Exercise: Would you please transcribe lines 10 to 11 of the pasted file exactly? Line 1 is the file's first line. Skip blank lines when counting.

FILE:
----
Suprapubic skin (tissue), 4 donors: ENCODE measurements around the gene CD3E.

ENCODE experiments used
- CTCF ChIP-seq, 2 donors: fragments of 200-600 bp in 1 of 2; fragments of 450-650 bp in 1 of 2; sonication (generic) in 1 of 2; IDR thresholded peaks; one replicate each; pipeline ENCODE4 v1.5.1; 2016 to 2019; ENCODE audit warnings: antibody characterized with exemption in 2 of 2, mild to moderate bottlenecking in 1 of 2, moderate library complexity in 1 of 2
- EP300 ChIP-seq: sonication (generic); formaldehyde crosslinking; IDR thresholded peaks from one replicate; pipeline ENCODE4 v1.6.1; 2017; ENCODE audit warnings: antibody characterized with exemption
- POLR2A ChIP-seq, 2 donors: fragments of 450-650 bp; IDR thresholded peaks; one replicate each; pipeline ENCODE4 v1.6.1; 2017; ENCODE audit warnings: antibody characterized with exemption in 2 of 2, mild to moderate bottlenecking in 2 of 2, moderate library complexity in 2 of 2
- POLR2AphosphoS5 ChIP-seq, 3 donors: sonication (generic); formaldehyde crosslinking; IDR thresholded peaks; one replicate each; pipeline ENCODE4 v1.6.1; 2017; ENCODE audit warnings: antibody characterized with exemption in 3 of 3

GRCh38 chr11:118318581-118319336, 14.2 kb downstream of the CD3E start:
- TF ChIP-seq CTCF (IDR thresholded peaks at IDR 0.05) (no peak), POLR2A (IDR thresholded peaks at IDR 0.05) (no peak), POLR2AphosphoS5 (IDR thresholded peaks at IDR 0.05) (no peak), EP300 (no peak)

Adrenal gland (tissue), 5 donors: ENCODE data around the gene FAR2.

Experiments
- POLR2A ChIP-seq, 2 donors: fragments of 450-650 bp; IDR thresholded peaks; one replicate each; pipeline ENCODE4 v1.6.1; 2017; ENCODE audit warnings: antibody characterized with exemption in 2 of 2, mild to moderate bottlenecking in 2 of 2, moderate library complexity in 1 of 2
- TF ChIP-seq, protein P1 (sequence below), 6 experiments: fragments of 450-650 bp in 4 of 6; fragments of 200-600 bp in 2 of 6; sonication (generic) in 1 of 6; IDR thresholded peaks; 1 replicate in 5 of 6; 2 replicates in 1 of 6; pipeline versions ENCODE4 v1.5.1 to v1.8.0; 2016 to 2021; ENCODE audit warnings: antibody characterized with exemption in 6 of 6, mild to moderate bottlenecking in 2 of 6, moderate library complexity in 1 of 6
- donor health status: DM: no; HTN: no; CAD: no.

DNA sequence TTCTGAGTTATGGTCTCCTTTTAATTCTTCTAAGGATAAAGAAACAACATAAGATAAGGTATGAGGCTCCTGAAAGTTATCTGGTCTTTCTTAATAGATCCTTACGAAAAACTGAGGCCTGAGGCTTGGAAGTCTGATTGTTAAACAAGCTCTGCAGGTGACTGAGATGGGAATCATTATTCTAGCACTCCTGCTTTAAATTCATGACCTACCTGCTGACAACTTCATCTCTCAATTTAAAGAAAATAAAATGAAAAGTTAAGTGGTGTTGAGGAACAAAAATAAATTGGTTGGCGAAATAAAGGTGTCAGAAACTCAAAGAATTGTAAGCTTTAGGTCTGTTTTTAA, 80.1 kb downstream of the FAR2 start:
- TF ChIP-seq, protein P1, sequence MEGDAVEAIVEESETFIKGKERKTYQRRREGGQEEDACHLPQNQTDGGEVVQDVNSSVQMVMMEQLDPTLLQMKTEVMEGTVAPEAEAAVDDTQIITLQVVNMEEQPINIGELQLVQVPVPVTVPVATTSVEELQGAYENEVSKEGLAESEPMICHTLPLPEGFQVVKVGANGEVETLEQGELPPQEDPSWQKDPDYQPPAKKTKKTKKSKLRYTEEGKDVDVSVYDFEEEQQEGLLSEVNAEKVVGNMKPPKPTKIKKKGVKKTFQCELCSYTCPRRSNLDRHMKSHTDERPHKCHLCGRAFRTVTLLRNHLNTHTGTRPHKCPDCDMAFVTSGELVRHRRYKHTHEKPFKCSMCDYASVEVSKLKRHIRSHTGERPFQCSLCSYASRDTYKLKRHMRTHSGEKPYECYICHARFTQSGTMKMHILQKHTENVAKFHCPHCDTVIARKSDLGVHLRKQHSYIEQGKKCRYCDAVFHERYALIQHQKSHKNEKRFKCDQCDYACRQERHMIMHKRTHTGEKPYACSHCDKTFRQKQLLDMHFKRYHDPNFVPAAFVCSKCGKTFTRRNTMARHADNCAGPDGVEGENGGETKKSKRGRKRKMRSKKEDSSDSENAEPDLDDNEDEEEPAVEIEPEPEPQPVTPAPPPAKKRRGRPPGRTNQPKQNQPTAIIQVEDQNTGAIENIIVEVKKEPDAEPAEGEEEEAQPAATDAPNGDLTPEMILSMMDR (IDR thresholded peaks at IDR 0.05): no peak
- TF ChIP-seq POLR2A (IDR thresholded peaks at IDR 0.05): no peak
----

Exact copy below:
Experiments
- POLR2A ChIP-seq, 2 donors: fragments of 450-650 bp; IDR thresholded peaks; one replicate each; pipeline ENCODE4 v1.6.1; 2017; ENCODE audit warnings: antibody characterized with exemption in 2 of 2, mild to moderate bottlenecking in 2 of 2, moderate library complexity in 1 of 2